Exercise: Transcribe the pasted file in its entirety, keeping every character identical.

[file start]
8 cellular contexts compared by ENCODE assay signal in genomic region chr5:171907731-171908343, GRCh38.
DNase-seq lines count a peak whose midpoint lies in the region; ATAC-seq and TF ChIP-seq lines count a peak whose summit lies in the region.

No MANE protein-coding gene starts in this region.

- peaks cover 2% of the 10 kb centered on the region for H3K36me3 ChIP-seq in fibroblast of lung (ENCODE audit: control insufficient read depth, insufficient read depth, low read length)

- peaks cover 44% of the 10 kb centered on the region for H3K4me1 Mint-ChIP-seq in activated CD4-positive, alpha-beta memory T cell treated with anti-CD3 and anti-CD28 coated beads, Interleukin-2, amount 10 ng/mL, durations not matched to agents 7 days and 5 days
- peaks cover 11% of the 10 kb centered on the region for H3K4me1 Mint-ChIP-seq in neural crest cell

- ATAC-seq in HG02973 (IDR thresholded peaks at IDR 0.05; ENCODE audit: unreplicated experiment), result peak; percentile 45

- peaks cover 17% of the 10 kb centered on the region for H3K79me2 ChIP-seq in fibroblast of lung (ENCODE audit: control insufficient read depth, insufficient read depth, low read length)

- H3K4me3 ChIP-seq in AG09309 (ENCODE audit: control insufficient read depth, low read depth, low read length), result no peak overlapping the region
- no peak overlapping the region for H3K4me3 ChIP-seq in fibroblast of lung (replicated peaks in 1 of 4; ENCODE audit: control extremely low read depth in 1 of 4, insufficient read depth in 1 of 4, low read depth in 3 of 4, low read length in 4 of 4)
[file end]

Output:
8 cellular contexts compared by ENCODE assay signal in genomic region chr5:171907731-171908343, GRCh38.
DNase-seq lines count a peak whose midpoint lies in the region; ATAC-seq and TF ChIP-seq lines count a peak whose summit lies in the region.

No MANE protein-coding gene starts in this region.

- peaks cover 2% of the 10 kb centered on the region for H3K36me3 ChIP-seq in fibroblast of lung (ENCODE audit: control insufficient read depth, insufficient read depth, low read length)

- peaks cover 44% of the 10 kb centered on the region for H3K4me1 Mint-ChIP-seq in activated CD4-positive, alpha-beta memory T cell treated with anti-CD3 and anti-CD28 coated beads, Interleukin-2, amount 10 ng/mL, durations not matched to agents 7 days and 5 days
- peaks cover 11% of the 10 kb centered on the region for H3K4me1 Mint-ChIP-seq in neural crest cell

- ATAC-seq in HG02973 (IDR thresholded peaks at IDR 0.05; ENCODE audit: unreplicated experiment), result peak; percentile 45

- peaks cover 17% of the 10 kb centered on the region for H3K79me2 ChIP-seq in fibroblast of lung (ENCODE audit: control insufficient read depth, insufficient read depth, low read length)

- H3K4me3 ChIP-seq in AG09309 (ENCODE audit: control insufficient read depth, low read depth, low read length), result no peak overlapping the region
- no peak overlapping the region for H3K4me3 ChIP-seq in fibroblast of lung (replicated peaks in 1 of 4; ENCODE audit: control extremely low read depth in 1 of 4, insufficient read depth in 1 of 4, low read depth in 3 of 4, low read length in 4 of 4)